Oakchurch, on the Brecon road, was once a garden centre which became hoity-toity. In the charcuterie section seven or eight small dishes of dark liquid are laid on the counter with a basket of bread cubes. Free tasting for anyone who can identify Elizabeth David. I jest but it's that kind of place.
I try Blackcurrant Balsamic Vinegar; it's scrumptious. I rush to VR who says, "If you like it, get it." But grandson Ian, solemn and accusatory as the Spanish Inquisition, reminds me it's diet day. I am agonised, I never break the rule. "Just one damn cube, it was no bigger than a poker dice," I protest. All nod like hanging judges but I’m allowed.
Joe loved poetry and thought everyone else should, especially me. This snippet may resonate. Read it before the attribution as I must, since that's how Auden and Garrett set up The Poet's Tongue, my source book previously owned by my mother.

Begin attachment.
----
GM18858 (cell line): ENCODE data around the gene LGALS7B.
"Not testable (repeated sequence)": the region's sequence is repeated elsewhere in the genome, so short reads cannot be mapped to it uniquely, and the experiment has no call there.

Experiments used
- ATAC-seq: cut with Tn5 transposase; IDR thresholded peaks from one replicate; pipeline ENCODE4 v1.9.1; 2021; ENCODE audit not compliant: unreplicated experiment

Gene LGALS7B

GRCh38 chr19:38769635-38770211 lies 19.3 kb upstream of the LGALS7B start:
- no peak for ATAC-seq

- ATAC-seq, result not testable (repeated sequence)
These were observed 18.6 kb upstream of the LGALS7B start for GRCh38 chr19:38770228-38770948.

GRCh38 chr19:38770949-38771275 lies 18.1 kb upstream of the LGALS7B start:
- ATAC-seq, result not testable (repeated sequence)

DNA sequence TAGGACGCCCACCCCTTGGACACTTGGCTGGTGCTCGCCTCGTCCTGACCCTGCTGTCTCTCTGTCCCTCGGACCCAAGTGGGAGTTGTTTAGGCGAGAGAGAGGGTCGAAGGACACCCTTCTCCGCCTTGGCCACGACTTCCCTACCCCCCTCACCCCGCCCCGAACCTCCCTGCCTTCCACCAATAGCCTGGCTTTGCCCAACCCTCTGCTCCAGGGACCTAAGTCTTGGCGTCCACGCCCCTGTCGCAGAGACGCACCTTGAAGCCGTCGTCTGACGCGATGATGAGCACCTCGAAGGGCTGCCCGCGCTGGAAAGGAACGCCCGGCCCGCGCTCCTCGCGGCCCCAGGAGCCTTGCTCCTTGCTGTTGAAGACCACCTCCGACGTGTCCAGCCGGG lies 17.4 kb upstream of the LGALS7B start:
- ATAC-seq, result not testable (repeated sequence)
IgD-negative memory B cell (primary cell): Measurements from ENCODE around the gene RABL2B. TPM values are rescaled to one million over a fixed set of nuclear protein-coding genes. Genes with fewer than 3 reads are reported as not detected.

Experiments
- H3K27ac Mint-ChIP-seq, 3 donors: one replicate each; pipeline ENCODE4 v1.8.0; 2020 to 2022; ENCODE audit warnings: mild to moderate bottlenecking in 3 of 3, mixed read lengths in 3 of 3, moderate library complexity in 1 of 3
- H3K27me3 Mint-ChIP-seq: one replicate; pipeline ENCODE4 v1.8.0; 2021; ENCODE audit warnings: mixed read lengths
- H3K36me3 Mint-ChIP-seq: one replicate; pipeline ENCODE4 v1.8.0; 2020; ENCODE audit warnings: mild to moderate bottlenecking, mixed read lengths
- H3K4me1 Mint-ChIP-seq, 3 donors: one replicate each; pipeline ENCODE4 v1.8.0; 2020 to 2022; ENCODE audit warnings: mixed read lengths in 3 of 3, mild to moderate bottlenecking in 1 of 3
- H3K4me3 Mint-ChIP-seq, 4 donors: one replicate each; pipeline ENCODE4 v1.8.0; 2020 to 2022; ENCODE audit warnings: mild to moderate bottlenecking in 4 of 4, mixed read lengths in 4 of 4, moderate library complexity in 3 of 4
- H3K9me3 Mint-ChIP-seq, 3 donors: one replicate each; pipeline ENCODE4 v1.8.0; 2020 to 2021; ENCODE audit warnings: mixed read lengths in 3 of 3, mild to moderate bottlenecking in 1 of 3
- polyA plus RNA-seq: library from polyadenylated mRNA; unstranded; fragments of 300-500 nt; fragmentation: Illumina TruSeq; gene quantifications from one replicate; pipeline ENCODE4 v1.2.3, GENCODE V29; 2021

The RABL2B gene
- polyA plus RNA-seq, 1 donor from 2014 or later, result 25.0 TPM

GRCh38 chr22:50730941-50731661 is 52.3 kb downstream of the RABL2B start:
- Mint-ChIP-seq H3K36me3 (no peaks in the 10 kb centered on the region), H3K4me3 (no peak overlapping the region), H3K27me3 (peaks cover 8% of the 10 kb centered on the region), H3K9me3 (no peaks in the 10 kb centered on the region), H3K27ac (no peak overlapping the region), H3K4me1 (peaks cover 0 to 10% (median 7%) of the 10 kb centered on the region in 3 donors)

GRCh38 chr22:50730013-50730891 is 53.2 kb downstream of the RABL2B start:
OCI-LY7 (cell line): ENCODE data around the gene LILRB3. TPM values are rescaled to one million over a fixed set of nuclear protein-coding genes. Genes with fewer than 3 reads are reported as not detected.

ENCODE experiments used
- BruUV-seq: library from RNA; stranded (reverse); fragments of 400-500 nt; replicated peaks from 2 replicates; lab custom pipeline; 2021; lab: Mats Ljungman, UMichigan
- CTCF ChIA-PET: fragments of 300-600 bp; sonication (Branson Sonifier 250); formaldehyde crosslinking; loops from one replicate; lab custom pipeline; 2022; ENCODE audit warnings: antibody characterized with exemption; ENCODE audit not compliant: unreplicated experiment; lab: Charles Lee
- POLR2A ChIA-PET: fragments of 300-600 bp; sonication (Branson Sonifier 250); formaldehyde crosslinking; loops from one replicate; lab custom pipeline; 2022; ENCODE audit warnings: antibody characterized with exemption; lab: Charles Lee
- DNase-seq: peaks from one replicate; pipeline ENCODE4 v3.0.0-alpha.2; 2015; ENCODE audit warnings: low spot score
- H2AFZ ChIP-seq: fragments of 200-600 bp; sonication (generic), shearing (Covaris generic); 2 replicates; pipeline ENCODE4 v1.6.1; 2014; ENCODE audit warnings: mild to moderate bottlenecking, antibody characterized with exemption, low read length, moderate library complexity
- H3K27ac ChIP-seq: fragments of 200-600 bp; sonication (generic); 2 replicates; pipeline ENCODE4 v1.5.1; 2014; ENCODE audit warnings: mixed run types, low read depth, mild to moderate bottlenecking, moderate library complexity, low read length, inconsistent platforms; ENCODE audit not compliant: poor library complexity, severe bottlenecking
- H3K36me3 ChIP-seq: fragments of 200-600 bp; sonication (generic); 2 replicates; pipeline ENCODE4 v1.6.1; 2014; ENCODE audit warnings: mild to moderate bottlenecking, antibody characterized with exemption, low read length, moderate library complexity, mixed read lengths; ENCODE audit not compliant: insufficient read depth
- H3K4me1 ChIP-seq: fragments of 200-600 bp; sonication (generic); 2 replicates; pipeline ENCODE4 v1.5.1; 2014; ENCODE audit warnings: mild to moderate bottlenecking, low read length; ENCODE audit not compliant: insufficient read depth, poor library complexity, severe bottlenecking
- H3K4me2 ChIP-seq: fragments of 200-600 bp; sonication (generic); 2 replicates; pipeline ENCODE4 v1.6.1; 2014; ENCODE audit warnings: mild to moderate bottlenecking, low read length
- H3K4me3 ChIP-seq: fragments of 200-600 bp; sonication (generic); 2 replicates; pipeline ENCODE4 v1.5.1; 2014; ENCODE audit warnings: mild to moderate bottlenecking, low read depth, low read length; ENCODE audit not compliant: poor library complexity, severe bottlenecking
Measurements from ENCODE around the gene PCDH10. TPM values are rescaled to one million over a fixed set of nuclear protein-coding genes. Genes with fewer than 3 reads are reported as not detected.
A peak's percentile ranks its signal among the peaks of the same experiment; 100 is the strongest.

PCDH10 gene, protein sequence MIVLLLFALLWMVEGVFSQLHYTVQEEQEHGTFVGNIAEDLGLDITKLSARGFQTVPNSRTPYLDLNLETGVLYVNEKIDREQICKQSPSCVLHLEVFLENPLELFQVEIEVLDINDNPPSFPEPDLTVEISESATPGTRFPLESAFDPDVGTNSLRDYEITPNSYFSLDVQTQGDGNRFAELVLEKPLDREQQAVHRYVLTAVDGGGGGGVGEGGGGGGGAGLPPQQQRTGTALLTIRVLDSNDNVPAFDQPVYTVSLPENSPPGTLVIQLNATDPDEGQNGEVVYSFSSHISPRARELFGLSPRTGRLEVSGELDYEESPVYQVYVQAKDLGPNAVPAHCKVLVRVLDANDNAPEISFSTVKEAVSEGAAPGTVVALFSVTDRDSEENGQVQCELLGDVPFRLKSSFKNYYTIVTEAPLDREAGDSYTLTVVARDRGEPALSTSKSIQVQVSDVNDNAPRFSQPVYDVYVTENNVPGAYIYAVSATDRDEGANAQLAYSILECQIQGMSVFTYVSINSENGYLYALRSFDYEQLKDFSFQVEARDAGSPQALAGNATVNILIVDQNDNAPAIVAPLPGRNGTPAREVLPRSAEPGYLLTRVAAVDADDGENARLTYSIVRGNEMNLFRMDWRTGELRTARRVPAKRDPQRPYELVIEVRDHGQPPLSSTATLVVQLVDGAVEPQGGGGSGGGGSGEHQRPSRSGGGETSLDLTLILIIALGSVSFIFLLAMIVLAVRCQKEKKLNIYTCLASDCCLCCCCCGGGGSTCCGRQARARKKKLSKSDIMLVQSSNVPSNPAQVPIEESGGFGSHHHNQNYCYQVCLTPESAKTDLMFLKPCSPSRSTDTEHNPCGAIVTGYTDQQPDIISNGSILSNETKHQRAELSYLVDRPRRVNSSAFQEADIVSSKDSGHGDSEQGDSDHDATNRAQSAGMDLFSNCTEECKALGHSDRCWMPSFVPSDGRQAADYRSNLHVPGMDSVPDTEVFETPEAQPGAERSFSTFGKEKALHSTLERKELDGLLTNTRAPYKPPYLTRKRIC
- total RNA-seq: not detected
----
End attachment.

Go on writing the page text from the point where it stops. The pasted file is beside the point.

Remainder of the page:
"Call down the hawk from the air;
Let him be hooded or caged
Till the yellow eye has grown mild,
For larder and spit are bare,
The old cook enraged,
The scullion gone wild."
Reasons why. Dead simple unless you're new to scullion (unskilled lad working in kitchen). Everyone's hungry and the falcon in flight is scaring away the evening meal. But where's the poetry? In the compression: the bare larder/spit not only says they're short of food but how they would cook it. Note too the elegance of "Call down...", making good use of the slightly less familiar use of the verb. Similarly "Let him be..." which may well be that equally rare bird, the subjunctive, giving a sense of formality to the procedure. Poetry needn't be airy-fairy.
W. B. Yeats (Oh, I'm so glad).